A few years ago I had a Korg MS2000R, and it was fun to play and mess around with. Eventually I sold it as I didn’t play it as much, and I think I was tired of having to have a separate keyboard setup for it. I also sold my humungous Yamaha stage piano, and I do miss the amazing keys it had. I’m pretty much set as far as guitar and bass, but I’m not happy with my keyboard/synth situation. I still have a Roland RS-5, and while it’s ok it’s just not what I want. It tries to be a jack-of-all-trades, so it has both mediocre piano as well as synth sounds, with hardly any editing capability. I also have a Novation MIDI keyboard controller, and while I like the slightly-smaller size I HATE having to setup the driver, mapping for each DAW and software synth, etc. I want to use a computer for recording and maybe some light MIDI sequencing, and that’s it. I don’t want to be chained to it for synths, having to depend on upgrades and DAW compatibility, etc.
So where does that leave me? Looking at getting another hardware synth, this time with its own keys. My budget could be pretty big depending on what I see, and if goes toward a high-quality instrument similar to my guitars and bass. I immediately dis-qualified any synths with mini-keys; sorry but ain’t happening, especially if I’m spending close to or over $1000. And even though it has mini-keys and it almost made the cut, I also had to dis-qualify the Korg MS-20 mini and the Arturia Mini/Microbrute, as they don’t save patches. Yeah I could record samples and use those, but it’s not enough. Which ones have piqued my interest? Here they are:
Clavia Nord Lead A1
While it doesn’t have as many possibilities as the Nord Lead 4, the A1 does boast a few more voices, enhanced effects, and overall a better sound. It’s definitely geared more towards playing and tweaking rather than deep programming on the 4, which does seem to go along with what I’m looking for. I like the look and build quality of Nords, and the 4-octave keys is a perfect size. With 4-part multi-timbrality, I can certainly use a sequencer and wouldn’t conceivably need another synth for a song! At $1800 the A1 is $500 cheaper than the Lead 4.
Dave Smith Instruments Prophet 08
The original Prophet 08 had problems with its encoders/knobs/pots, which has been long-fixed with the PE version. Some have criticized the Curtis filter, but it’s hard to deny the build quality, interface, and variety of sounds possible on the Prophet 08. At 8 voices this has the most potential for very rich pads and chords, which goes along with its 5-octave keys. While DSI has many other choices (Prophet 6, 12, and Pro 2), the 08 is the cheapest of the bunch at $1800.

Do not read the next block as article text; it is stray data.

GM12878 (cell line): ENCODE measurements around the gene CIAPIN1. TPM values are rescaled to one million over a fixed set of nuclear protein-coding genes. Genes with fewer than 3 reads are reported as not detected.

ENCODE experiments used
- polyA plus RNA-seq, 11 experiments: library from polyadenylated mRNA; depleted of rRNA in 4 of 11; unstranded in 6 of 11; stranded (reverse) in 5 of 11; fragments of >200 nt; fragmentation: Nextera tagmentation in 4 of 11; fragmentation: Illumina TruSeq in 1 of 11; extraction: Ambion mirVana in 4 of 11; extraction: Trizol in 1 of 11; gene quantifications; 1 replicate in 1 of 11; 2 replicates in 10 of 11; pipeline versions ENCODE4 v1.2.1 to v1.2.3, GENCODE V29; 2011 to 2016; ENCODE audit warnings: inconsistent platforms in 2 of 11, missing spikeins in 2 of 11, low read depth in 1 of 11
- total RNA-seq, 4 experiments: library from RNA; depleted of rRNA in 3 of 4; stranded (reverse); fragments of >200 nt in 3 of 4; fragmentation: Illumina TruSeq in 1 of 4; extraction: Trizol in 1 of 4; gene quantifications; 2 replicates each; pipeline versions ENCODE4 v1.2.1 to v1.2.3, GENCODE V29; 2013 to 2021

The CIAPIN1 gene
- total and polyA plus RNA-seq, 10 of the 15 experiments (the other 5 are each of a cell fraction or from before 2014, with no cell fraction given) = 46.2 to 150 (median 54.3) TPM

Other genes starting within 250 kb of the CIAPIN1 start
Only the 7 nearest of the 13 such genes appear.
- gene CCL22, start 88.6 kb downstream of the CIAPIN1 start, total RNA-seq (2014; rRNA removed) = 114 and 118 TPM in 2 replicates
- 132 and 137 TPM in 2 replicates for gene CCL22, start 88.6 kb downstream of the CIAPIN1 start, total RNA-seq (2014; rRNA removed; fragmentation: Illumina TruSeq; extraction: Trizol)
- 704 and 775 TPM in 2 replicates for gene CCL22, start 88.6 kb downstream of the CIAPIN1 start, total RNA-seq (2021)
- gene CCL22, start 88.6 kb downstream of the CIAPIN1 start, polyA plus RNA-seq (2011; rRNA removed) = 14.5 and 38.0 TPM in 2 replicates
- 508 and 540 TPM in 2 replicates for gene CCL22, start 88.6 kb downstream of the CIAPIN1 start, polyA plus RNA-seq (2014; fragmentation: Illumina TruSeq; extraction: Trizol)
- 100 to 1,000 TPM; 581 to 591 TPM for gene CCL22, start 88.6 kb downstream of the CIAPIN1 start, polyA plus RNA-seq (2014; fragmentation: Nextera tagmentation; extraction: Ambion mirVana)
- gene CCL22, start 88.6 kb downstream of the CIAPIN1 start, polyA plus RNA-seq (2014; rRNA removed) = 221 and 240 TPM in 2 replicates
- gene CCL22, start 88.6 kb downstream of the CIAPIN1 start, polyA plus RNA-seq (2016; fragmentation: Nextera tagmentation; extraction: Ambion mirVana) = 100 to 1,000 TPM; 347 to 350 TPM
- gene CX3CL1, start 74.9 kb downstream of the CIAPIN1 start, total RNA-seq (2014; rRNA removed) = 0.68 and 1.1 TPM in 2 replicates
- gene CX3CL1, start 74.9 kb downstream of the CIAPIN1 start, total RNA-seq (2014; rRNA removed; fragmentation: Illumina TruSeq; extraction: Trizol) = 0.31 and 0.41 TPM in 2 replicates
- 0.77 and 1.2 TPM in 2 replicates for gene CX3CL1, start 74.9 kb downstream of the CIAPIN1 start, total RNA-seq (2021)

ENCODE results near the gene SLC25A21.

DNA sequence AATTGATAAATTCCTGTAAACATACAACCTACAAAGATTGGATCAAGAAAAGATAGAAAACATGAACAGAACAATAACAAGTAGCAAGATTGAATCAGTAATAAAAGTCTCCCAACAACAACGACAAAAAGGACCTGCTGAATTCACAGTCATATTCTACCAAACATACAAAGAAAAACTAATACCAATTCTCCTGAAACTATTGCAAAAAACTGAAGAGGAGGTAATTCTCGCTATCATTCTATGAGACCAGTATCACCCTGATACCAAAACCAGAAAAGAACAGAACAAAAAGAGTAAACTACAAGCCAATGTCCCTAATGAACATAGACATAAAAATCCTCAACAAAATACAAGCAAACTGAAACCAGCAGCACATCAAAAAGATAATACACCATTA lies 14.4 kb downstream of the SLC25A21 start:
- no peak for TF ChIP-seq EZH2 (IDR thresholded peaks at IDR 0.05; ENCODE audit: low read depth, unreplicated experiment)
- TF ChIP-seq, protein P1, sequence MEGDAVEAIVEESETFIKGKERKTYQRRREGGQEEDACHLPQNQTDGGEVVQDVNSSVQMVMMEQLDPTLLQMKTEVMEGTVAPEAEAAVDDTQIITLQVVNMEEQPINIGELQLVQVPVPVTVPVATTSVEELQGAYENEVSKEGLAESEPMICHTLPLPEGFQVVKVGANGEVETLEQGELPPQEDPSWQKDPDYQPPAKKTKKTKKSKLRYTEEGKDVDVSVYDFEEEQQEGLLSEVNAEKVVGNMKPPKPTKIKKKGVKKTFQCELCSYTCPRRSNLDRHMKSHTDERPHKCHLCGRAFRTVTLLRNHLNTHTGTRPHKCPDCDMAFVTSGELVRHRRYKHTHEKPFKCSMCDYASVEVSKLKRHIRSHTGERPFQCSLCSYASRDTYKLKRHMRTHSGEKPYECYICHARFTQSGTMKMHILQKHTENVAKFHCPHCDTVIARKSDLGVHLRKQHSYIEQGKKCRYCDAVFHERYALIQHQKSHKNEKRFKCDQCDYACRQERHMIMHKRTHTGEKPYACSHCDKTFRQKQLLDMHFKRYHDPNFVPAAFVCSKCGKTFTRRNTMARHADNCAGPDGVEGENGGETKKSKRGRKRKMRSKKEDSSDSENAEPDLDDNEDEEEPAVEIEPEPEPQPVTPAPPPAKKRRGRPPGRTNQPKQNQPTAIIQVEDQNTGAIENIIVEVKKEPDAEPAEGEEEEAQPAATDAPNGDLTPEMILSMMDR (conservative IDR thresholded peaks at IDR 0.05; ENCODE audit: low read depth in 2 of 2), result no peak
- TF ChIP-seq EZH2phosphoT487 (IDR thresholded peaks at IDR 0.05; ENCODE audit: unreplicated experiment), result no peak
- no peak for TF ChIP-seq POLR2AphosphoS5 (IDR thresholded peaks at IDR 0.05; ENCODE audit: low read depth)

Elektron Analog Keys
Elektron started with the SidStation, but has come a long way with more sonic creations. The Analog Keys has a terrific sound with a heavy-duty sequencer and interface. Of my choices it will certainly take the longest to learn, but also has the most potential. While not really polyphonic there are some multi-tracking possibilities. The keys do stick out beyond the case, but as I’m not looking to gig that’s not an issue for me. Currently at $1524, the Analog Keys offers quite a bit bang-for-buck.
Moog Sub 37
Moog started with the Little and Sub Phatties, and then the SubPhatty. But it only had 2-octave keys and a limited interface. Before long the Sub 37 came along, adding another octave of keys, far more knobs and buttons, and a sequencer. This is a duophonic synth, but the Moog filter guarantees some outstanding sonic possibilities and quality. That quality extends to the build, as this is an all-American Synth like the Prophet 08. For learning to program a synth the Sub 37’s interface is king, and its manual is also outstanding. While this won’t completely satisfy my desire for pads and chords, it’s gonna be really hard to not go with this synth anyways. At $1500 this is one of the cheapest Moogs with keys, but is it worth that much more than a $500 Moog Minitaur just to have the Moog sound?
Novation Bass Station II
While advertised as a bass synthesizer, there’s quite a lot the Bass Station II has to offer, and its interface rivals the Sub 37 in terms of ease of programming. With only 2-octave keys it is a bit limited in terms of playing. At $500 I don’t think you can find any other analog synth with keys.
Moving from the Bass Station II to the UltraNova, we lose the intuitive interface and analog sound; we do gain additional polyphony, keys, etc. At $599, only $100 more than the Bass Station II, it’s pretty hard to pass up, even with an interface that may take awhile to learn.
Back in the day Waldorf was a German power-house of synths, with many models to choose from. Unfortunately they went bankrupt and only recently have resurfaced in a much smaller role. Among their current offerings is the Blofeld, seen as a smaller cousin of the Q and other Waldorf past glories. The keyboard version boasts a great build quality, but not very many knobs or switches. The software has been criticized for being flaky and crashy, but after several years it seems most issues have been worked out. This synth won’t offer much in the classic warm tones, but for pads and other quirky sounds it’s hard to beat a Waldorf, past or present. At $1000 is it worth the risk to go with them?